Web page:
Tom Emmer goes after food server wages

Based on his statements yesterday, it seems Republican gubernatorial candidate Rep. Tom Emmer has never worked in the restaurant business. At the Eagle Street Grille in St. Paul he proposed that restaurant owners should pay a lower minimum wage (often called a "waiter wage," and typically half the standard, but federal law permits states a wage as low as $2.13 per hour) to servers who earn big bucks from tips.

Emmer referred to some Eagle Street employees who make more than $100,000 a year--but one of the Grille's owners stated that only a "couple" of the restaurant's nearly 50 servers make that much.

Sure, there are some servers who make six-figure wages (try Manny's, for starters), but they're the exception, not the rule. Emmer's out-of-touch statements were immediately refuted in the blogosphere:

MPR's Bob Collins provided some useful context:

Are these employees victimizing the restaurant owners? Let's do the math: Someone making $5.25 (the minimum wage for small businesses) in Minnesota, working 40 hours a week, taking no vacations, grosses $10,920 a year. Someone making $89,080 in tips at 20% of the bill (minus alcohol) means the establishment has billed the customers of that waitperson $445,400, not including alcohol. The restaurant is reaping $214.32 an hour return on a $5.25 labor investment in the wait staff. Chances are, there are no benefits being paid.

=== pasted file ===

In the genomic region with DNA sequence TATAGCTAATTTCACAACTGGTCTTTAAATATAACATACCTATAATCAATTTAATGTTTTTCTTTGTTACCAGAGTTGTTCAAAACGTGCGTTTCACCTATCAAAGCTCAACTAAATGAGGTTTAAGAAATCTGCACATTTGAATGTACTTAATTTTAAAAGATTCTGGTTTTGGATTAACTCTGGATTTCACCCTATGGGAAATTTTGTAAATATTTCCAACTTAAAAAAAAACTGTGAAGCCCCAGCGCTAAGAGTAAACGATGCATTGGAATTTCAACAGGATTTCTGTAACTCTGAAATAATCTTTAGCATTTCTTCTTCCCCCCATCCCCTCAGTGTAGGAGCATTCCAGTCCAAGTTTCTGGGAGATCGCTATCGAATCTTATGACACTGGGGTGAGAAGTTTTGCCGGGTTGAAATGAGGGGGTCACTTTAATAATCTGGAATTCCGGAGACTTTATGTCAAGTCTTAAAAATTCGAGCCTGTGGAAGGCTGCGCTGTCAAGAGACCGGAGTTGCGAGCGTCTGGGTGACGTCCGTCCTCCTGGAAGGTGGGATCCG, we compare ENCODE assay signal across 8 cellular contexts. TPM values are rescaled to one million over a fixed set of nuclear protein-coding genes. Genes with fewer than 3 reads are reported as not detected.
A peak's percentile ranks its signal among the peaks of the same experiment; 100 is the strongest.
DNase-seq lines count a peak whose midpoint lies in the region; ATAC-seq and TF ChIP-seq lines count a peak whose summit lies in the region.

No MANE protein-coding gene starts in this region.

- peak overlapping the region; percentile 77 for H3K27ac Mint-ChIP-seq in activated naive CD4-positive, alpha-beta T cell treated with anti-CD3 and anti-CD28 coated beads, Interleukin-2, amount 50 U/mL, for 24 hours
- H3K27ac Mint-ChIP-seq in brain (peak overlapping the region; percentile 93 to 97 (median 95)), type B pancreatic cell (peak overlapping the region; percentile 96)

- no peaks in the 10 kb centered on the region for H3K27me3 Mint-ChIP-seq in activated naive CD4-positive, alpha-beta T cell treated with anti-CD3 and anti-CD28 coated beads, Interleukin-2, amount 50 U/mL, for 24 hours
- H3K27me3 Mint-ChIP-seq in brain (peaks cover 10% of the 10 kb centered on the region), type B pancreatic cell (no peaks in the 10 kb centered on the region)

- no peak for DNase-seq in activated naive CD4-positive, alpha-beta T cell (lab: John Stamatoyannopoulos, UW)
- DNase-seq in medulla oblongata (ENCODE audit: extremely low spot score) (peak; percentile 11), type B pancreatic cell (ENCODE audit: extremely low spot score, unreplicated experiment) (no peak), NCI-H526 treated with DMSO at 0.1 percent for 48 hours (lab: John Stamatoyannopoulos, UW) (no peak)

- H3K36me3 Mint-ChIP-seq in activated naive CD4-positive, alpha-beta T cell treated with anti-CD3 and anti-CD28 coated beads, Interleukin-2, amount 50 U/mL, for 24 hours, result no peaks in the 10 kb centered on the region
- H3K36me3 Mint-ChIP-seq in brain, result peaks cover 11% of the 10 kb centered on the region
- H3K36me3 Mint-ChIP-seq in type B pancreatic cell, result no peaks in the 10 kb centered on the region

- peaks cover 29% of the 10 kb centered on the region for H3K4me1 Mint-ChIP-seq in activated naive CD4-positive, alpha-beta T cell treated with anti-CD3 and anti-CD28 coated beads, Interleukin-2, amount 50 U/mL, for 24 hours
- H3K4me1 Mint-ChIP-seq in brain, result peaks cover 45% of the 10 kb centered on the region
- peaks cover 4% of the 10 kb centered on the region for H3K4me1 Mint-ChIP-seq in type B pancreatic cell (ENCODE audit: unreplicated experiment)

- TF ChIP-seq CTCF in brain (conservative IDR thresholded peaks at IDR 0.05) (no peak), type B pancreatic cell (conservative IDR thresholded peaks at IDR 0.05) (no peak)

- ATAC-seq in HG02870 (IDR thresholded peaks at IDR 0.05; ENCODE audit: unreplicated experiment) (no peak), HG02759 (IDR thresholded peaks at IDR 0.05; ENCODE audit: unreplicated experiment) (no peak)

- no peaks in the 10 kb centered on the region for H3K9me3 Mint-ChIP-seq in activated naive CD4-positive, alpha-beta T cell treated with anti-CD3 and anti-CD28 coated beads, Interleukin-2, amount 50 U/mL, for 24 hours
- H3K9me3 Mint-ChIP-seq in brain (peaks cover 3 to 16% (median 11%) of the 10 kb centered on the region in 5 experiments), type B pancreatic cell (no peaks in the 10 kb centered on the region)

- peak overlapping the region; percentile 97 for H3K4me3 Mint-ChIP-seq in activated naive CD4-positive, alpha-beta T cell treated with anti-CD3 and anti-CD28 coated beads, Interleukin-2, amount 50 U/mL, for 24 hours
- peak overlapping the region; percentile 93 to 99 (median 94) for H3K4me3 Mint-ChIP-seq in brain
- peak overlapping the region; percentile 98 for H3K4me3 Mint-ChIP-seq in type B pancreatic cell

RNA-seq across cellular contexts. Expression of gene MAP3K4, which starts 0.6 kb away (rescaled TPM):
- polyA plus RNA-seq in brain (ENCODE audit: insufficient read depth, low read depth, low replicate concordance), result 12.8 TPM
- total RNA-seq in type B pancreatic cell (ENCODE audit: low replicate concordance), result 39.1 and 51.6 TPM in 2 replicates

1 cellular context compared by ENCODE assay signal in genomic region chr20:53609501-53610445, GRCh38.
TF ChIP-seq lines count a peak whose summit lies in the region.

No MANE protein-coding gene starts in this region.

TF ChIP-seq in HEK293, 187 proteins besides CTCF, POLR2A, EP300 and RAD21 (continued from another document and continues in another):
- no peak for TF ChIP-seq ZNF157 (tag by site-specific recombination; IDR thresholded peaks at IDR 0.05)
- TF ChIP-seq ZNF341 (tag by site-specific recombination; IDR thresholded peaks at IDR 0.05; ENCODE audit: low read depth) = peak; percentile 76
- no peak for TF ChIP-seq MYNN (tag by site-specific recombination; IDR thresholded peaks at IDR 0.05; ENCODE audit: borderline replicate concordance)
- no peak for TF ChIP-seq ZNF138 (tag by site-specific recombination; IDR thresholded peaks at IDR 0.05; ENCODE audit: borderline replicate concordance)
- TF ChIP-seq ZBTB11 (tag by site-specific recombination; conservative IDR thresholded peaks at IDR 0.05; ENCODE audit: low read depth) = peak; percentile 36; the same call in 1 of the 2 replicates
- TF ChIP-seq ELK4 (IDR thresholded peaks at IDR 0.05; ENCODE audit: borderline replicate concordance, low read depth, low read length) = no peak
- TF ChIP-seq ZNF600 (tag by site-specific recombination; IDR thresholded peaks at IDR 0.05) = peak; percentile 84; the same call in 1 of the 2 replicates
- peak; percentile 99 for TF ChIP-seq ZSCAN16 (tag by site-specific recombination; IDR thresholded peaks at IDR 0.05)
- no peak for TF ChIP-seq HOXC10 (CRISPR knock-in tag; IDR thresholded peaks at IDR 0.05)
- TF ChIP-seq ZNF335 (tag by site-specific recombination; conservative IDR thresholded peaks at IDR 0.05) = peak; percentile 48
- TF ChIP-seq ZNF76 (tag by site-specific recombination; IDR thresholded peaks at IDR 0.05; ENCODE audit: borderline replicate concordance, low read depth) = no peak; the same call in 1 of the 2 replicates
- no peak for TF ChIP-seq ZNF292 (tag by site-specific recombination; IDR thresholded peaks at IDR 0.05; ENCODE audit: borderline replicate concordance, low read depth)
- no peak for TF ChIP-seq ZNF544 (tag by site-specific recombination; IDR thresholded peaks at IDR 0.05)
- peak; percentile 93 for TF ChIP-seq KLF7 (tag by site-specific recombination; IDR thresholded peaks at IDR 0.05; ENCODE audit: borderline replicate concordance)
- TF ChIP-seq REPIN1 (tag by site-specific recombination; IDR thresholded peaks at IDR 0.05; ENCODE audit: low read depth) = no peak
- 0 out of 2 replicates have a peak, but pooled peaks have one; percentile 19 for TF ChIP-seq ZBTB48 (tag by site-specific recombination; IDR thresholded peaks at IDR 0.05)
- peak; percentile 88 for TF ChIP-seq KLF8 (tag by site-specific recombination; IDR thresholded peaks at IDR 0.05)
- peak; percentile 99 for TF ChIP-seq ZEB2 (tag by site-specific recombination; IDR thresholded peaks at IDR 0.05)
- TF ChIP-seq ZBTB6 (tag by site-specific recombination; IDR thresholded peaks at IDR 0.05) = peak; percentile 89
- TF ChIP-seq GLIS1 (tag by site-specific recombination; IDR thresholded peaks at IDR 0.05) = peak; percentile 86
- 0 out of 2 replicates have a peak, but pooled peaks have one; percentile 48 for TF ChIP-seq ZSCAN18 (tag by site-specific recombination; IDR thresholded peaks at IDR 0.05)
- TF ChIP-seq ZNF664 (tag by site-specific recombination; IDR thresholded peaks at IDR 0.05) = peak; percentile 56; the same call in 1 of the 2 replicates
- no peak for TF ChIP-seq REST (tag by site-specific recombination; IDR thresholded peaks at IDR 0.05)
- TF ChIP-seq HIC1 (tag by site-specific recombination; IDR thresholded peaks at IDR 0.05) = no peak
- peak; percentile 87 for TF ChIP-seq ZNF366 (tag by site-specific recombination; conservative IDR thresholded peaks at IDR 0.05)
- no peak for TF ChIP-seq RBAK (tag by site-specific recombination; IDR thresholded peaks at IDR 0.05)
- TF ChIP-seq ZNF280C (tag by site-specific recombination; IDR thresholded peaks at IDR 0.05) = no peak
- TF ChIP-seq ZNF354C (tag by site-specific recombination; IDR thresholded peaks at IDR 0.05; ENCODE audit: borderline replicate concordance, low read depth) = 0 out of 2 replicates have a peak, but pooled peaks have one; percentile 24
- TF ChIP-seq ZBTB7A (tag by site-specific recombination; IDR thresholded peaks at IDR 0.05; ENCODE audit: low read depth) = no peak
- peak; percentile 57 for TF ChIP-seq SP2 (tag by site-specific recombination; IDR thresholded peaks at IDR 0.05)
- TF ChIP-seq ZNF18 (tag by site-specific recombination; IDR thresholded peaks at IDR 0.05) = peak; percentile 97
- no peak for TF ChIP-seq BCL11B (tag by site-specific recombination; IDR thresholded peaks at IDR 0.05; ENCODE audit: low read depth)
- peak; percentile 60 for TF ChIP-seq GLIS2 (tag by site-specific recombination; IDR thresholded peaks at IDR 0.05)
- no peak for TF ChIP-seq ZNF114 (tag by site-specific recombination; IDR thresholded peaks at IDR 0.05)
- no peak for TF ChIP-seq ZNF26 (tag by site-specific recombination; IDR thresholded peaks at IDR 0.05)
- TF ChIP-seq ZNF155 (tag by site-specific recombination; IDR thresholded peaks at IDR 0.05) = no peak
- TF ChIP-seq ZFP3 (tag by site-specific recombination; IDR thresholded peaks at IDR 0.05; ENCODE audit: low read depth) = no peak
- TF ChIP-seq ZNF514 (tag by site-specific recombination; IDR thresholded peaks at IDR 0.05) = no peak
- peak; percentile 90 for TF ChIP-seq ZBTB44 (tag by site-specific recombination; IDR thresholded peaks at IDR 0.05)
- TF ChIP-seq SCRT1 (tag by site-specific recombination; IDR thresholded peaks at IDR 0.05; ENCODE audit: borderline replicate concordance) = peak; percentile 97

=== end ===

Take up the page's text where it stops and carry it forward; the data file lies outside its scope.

Emmer apparently cited a 2008 Hospitality Minnesota survey of restaurant owners that suggested servers make an average of $15.43 an hour, plus gratuities. Wha? MinnPost's Doug Grow cites Minnesota's Department of Employment and Economic Development stats that seem more reliable:

The median wage for the 45,000 waiters and waitresses in the state is $9.36 an hour, including tips, meaning that if a server is working full time, he or she could make a little more than $19,000 a year. In the Twin Cities, servers do a little better--the median hourly wage is $10.57. But the waiter in southwestern Minnesota is being paid less than $8 an hour, including tips, according to the state's statistics.

Grow talked to Wade Luneburg, secretary treasurer of Local 17, which represents food/beverage servers, who pointed out the fact that only a tiny fraction of servers receive extra benefits, such as health care coverage. Luneburg also pointed out that the days of servers under-reporting their tips to the IRS are basically over, now that about 80 percent of diners pay with plastic.

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